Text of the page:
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Fig. 2 | Algorithms for Molecular Biology

Fig. 2

From: OCTAL: Optimal Completion of gene trees in polynomial time

Fig. 2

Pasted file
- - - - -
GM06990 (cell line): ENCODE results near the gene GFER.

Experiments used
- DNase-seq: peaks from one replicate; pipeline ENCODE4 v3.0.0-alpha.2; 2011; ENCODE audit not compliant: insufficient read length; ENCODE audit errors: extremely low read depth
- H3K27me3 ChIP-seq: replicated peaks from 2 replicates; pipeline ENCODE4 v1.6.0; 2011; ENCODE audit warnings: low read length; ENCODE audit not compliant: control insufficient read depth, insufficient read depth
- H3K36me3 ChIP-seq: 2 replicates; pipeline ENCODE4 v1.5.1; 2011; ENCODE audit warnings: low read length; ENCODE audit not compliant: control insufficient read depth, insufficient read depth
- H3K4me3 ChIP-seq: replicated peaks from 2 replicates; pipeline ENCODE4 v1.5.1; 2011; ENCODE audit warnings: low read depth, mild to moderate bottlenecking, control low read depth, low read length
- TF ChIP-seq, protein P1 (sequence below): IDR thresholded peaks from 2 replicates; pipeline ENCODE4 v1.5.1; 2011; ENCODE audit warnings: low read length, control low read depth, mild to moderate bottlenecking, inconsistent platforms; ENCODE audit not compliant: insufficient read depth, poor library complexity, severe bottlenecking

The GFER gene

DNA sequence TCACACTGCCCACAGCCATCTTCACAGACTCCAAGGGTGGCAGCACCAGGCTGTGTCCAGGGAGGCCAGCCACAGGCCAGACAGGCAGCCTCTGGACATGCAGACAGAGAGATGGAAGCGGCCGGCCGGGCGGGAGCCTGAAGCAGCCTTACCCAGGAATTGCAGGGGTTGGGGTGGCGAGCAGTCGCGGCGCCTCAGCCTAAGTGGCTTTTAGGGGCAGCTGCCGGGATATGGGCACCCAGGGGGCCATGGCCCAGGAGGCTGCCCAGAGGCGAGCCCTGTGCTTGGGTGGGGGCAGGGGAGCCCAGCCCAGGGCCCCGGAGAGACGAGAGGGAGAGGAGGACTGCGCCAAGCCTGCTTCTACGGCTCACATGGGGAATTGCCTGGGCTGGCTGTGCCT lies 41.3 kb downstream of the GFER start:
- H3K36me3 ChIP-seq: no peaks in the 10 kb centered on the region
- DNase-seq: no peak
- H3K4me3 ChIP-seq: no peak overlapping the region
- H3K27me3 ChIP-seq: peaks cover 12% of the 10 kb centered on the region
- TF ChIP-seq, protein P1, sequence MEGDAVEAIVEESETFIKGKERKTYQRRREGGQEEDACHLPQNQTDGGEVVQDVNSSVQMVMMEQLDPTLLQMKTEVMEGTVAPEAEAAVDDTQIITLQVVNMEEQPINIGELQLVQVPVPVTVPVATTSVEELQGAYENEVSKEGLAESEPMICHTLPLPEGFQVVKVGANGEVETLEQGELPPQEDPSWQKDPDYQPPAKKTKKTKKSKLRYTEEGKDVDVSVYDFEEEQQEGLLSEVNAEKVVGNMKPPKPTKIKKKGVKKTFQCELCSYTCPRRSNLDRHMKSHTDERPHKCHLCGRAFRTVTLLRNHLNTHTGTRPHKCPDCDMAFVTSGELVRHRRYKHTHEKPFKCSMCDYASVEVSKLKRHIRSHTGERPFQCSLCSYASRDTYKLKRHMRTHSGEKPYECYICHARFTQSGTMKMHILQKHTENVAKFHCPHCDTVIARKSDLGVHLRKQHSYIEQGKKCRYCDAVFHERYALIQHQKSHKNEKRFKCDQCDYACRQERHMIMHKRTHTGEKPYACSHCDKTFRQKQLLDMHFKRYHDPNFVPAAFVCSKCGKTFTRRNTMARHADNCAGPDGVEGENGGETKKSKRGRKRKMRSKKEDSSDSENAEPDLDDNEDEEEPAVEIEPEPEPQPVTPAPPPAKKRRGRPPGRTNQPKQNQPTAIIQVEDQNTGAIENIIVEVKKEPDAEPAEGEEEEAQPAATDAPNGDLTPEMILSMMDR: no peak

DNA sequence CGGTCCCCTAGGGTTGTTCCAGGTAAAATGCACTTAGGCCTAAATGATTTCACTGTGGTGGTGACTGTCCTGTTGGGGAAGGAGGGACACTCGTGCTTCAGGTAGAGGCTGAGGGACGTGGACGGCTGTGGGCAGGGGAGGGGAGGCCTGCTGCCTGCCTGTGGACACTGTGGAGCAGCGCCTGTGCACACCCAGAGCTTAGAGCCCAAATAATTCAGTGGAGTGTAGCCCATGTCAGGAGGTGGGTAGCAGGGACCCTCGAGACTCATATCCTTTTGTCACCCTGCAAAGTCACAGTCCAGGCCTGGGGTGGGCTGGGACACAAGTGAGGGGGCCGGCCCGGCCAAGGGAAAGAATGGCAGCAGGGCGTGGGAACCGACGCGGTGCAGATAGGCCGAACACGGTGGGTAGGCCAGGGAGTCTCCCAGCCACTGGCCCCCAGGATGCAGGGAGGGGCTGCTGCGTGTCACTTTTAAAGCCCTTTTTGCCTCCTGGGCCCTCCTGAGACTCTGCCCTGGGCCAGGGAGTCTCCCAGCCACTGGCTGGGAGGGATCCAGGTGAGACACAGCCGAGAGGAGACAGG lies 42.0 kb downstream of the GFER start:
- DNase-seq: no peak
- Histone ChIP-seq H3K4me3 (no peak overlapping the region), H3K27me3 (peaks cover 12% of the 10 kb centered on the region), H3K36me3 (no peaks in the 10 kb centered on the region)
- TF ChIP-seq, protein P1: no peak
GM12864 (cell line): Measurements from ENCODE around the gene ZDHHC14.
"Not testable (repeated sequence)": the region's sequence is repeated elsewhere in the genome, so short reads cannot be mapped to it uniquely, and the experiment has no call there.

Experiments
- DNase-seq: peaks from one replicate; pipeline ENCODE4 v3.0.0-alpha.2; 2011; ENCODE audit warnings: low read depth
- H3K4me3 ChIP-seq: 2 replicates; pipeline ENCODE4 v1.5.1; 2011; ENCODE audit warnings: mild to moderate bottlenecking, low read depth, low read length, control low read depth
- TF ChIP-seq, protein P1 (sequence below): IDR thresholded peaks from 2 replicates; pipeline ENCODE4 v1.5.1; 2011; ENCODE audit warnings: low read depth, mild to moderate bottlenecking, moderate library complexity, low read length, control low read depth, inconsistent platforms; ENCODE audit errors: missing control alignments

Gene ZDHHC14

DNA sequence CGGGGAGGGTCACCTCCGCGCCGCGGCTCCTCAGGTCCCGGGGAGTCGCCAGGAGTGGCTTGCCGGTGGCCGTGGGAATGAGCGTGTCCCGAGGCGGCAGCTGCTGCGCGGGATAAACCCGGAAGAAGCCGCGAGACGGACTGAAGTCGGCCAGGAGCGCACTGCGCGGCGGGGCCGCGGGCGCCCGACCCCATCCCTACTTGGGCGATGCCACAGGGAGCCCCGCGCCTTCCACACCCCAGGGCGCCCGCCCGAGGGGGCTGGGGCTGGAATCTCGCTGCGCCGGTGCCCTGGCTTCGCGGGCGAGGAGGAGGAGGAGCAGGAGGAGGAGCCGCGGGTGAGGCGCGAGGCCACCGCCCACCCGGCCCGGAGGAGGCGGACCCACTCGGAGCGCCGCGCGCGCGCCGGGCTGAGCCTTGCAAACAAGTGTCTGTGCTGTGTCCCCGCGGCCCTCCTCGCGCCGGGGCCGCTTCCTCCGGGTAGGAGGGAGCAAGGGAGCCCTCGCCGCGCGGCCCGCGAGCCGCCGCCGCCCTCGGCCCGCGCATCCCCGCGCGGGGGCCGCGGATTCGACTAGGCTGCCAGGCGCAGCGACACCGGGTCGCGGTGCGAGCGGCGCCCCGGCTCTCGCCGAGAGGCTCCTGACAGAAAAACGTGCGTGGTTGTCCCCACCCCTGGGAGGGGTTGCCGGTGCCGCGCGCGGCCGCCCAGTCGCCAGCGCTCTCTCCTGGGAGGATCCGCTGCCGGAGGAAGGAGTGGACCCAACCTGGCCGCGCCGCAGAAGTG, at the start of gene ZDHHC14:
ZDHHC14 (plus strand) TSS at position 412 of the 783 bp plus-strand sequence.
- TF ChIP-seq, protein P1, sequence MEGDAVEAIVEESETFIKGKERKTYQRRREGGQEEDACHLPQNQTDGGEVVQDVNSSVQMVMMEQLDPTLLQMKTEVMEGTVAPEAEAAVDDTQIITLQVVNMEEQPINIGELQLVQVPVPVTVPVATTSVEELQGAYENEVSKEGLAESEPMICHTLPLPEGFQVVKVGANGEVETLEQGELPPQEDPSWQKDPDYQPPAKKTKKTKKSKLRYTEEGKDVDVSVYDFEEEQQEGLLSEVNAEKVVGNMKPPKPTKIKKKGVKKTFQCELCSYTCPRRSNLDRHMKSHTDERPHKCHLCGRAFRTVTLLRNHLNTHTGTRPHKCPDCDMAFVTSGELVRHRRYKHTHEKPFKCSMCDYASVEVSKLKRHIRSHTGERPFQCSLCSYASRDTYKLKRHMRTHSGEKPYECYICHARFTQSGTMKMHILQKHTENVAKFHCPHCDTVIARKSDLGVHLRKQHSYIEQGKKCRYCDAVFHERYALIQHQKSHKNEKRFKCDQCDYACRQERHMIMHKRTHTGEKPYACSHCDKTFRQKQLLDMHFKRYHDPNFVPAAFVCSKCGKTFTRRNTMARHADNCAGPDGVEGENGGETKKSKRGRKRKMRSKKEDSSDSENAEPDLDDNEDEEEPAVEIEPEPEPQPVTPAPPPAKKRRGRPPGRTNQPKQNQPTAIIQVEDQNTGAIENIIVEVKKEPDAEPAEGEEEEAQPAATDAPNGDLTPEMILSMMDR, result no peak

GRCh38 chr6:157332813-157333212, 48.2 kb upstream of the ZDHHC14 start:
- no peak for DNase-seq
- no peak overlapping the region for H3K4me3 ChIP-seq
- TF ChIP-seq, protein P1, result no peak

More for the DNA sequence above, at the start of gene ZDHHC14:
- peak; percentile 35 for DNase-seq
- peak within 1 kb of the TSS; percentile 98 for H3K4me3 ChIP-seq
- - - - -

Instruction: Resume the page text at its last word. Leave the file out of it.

Type I and Type II superleaves. Trees T and t with edges in the backbone (defined to be the edges on paths between nodes in the common leaf set) colored green for shared, and blue for unique; the other edges are inside superleaves and are colored black. The deletion of the backbone edges in T creates two components that are called “superleaves”. One of the two superleaves is a Type I superleaf because it is attached to a shared (green) edge, and the other is a Type II superleaf because it is attached to a unique (blue) edge. The RF distance between t and \(T|_R\) is equal to 2, the number of blue edges. The Type I superleaf containing leaves r and s can be added to edge \(e_x\) in t, the shared edge incident to leaf x, without increasing the RF distance; adding it to any other edge in t will increase the RF distance by exactly 2. However, adding the Type II superleaf containing leaves uv,  and q to any single edge in t creates exactly one new unique edge in each tree, and therefore increases the RF distance by exactly 2. More generally, for any pair of trees (one a gene tree and the other a reference tree), (1) any Type I superleaf can be added to the gene tree without increasing the RF distance, (2) any addition of a Type II superleaf to the gene tree will always increase the RF distance by at least 2, and (3) there is always at least one edge into which a Type II superleaf can be added that increases the RF distance by exactly 2

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